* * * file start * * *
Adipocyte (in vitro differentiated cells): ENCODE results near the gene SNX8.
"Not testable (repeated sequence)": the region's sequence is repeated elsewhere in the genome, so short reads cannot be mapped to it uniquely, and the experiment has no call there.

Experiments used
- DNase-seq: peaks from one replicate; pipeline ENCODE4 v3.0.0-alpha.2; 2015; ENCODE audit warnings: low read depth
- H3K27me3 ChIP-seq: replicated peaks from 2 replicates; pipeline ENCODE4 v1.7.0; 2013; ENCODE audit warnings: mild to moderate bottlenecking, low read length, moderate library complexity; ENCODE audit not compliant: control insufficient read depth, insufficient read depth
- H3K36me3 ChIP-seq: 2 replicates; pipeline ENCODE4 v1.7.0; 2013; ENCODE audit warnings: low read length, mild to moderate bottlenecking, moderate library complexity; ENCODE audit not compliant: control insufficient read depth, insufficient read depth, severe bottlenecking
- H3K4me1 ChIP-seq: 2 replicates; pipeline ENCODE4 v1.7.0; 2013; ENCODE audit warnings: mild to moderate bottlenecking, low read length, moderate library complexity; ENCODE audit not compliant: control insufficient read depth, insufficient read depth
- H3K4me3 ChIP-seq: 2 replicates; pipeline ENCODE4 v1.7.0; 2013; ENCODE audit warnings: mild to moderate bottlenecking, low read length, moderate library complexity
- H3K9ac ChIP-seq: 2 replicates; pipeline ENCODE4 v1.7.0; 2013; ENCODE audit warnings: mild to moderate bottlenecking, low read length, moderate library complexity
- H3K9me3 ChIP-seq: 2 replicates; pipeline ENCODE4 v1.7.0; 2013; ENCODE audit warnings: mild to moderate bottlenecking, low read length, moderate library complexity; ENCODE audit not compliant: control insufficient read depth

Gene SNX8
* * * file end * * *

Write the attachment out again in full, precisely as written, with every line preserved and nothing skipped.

Adipocyte (in vitro differentiated cells): ENCODE results near the gene SNX8.
"Not testable (repeated sequence)": the region's sequence is repeated elsewhere in the genome, so short reads cannot be mapped to it uniquely, and the experiment has no call there.

Experiments used
- DNase-seq: peaks from one replicate; pipeline ENCODE4 v3.0.0-alpha.2; 2015; ENCODE audit warnings: low read depth
- H3K27me3 ChIP-seq: replicated peaks from 2 replicates; pipeline ENCODE4 v1.7.0; 2013; ENCODE audit warnings: mild to moderate bottlenecking, low read length, moderate library complexity; ENCODE audit not compliant: control insufficient read depth, insufficient read depth
- H3K36me3 ChIP-seq: 2 replicates; pipeline ENCODE4 v1.7.0; 2013; ENCODE audit warnings: low read length, mild to moderate bottlenecking, moderate library complexity; ENCODE audit not compliant: control insufficient read depth, insufficient read depth, severe bottlenecking
- H3K4me1 ChIP-seq: 2 replicates; pipeline ENCODE4 v1.7.0; 2013; ENCODE audit warnings: mild to moderate bottlenecking, low read length, moderate library complexity; ENCODE audit not compliant: control insufficient read depth, insufficient read depth
- H3K4me3 ChIP-seq: 2 replicates; pipeline ENCODE4 v1.7.0; 2013; ENCODE audit warnings: mild to moderate bottlenecking, low read length, moderate library complexity
- H3K9ac ChIP-seq: 2 replicates; pipeline ENCODE4 v1.7.0; 2013; ENCODE audit warnings: mild to moderate bottlenecking, low read length, moderate library complexity
- H3K9me3 ChIP-seq: 2 replicates; pipeline ENCODE4 v1.7.0; 2013; ENCODE audit warnings: mild to moderate bottlenecking, low read length, moderate library complexity; ENCODE audit not compliant: control insufficient read depth

Gene SNX8